The Challenges Of A Family Business
Whether we love, hate or just barely tolerate our own family business, they are a critical part of many families’ lives. One patriarch recently said: “Pretty soon my son will be competent, but first he needs more experience.” These words were spoken by an 80-year-old about his 52-year-old son.
Other common complaints:
“My dad wants everything run his way. How can I keep him from interfering in my department?”
“My son works 30 hours a week but is paid for 60 — he’ll never be motivated.”
“How can I fire my son? There is no other employer who would tolerate his erratic hours, but I don’t want to throw him out on the street and further, why should my grandchildren suffer?”
How can a family develop a rational, compassionate process around the enormously complex issues of a family business? Can they support the growth needs of individuals, family and business? How can family businesses address these issues with integrity? How do we keep families centered on the business of love and keep businesses centered on the competencies needed to grow the business?
The entanglements of family-run businesses are often difficult to discuss. Some typical predicaments include:
• Family members who are given jobs for which they’re not qualified
• Family members who are given responsibility without authority
• Parents who judge kids’ work performance
• Family members who are paid more then non-family members are paid for the same job
• Family members who take significant time away from work for personal matters yet are paid a full-time salary
• Parents who refuse to give up certain leadership aspects even when kids have clearly demonstrated competence
• Parents who refuse to make a retirement and succession plan
• Family members who have alcohol, drug or other addictions interfering with work performance and these issues are not addressed
• Business issues that are constantly discussed at family gatherings.
These entanglements truly are difficult to work out among family members. Most families have difficulty with communication long before they attempt to work together. Although sometimes working relationships improve communication, more often it makes current communication more difficult. Many families have a history of ignoring frustration, anger, hurt feelings or developmental issues. Family members do not enter into the family business with a clean slate; they enter the business within the context of their family relationships.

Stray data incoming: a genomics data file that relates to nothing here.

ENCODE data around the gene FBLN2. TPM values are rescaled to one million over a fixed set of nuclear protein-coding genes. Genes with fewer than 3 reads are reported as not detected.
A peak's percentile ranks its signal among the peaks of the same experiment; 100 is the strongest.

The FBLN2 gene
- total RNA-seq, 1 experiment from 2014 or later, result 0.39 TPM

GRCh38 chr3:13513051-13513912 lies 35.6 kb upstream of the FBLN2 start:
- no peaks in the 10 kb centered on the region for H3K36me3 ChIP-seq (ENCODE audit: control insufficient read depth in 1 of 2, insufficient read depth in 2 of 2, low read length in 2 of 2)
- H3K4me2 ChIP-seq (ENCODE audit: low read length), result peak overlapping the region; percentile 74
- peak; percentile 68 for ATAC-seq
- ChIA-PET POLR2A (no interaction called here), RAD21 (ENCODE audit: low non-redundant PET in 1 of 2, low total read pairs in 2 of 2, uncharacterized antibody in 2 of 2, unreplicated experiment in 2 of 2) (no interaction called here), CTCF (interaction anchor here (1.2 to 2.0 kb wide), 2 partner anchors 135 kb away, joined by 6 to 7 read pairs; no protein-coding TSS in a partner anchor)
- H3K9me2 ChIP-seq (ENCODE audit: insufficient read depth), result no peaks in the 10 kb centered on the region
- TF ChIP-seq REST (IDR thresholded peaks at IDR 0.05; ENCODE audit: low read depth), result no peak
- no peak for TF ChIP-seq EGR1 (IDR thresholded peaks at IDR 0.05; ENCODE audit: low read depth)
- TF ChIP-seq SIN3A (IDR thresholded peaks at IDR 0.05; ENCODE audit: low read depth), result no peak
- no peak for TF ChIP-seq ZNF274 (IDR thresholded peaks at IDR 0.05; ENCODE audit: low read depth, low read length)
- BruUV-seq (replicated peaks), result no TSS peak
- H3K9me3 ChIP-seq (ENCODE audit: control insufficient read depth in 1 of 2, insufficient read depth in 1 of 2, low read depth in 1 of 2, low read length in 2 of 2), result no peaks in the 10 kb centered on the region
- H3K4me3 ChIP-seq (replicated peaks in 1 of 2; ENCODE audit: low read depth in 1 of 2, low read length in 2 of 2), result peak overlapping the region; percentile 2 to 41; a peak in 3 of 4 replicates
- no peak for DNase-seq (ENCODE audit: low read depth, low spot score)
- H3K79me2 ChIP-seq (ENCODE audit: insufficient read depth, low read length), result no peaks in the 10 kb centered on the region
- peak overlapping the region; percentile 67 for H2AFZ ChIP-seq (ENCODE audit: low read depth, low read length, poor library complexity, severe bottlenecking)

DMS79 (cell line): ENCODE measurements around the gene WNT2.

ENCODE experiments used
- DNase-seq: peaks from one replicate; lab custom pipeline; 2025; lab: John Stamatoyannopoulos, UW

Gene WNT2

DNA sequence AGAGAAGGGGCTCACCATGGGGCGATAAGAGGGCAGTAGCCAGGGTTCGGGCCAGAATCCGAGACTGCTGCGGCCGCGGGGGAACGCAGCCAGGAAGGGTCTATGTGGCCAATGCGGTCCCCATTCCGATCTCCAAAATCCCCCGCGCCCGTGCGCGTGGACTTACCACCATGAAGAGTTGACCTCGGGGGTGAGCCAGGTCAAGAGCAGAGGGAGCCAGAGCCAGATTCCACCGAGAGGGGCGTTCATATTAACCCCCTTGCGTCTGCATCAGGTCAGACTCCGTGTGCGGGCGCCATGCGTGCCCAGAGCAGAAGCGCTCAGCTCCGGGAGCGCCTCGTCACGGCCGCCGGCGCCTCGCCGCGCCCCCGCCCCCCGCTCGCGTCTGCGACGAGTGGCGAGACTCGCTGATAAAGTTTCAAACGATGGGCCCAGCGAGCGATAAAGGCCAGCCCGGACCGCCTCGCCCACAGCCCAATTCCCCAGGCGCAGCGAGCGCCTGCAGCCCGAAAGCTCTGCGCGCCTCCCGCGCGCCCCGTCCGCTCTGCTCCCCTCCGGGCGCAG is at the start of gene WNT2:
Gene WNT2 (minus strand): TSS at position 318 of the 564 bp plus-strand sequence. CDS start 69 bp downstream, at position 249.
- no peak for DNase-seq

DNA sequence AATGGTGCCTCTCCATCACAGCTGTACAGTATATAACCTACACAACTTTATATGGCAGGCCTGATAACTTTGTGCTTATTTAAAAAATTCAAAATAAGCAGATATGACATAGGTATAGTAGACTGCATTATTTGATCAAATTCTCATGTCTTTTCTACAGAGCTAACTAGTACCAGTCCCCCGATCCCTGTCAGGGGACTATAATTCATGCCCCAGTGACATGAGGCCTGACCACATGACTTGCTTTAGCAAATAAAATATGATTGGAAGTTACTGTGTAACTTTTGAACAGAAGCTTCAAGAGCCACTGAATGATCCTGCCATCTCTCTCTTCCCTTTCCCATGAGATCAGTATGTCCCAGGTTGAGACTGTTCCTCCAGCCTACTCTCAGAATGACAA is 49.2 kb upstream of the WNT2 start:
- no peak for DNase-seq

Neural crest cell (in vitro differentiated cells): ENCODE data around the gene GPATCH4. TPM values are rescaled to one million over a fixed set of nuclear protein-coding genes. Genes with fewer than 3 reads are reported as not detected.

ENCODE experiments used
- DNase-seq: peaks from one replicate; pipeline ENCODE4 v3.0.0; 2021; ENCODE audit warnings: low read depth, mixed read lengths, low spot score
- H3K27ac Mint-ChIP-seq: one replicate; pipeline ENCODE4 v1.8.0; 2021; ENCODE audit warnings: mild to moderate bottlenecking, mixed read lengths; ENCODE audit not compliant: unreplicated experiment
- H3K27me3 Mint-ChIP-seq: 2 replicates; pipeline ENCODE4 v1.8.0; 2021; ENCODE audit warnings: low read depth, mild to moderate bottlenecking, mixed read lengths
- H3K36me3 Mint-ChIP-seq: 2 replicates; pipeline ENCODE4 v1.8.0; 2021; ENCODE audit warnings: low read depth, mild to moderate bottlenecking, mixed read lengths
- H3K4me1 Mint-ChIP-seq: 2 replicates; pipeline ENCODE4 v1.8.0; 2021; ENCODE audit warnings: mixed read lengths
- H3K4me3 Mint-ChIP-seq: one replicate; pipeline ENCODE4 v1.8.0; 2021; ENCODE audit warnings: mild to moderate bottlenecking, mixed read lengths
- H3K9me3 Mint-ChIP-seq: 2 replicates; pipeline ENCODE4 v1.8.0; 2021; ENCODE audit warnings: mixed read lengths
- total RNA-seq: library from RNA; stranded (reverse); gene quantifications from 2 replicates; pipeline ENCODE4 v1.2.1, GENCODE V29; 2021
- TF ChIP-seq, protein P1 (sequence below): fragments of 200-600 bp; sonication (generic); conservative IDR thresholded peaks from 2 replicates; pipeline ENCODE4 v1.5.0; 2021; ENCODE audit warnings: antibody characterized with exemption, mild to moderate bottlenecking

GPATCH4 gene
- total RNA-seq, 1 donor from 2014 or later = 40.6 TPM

Although difficult, it helps to separate family life as much as possible from business life. The fact that one’s dad is his or her boss can never change the fact that dad is judging, criticizing and reviewing his or her work. The fact that one’s son or daughter is an executive or manager can never be taken out of the equation.
Nevertheless, it helps to separate these arenas as much as possible. Family business members need to see that there are different arenas. In my work, I encourage families to create three separate arenas: the family — where family needs and issues are dealt with; the business — where business needs and issues are handled; and the family council — where the interface of family and business issues are addressed.
Family members should strive to make family time a warm and comfortable experience. Many families get so wrapped up in the business that conflicts at work permeate and infiltrate the families. The family should strive to become great regardless of business issues, otherwise family relationships become dependent on how well business conflicts are handled.
Family time can be effective if members set up regular meetings to plan for family events in ways that are sensitive to individual needs. Meetings should also be a forum where members can discuss the family as a whole. Many families have set up a series of family retreats to accomplish this purpose.
Staying On Track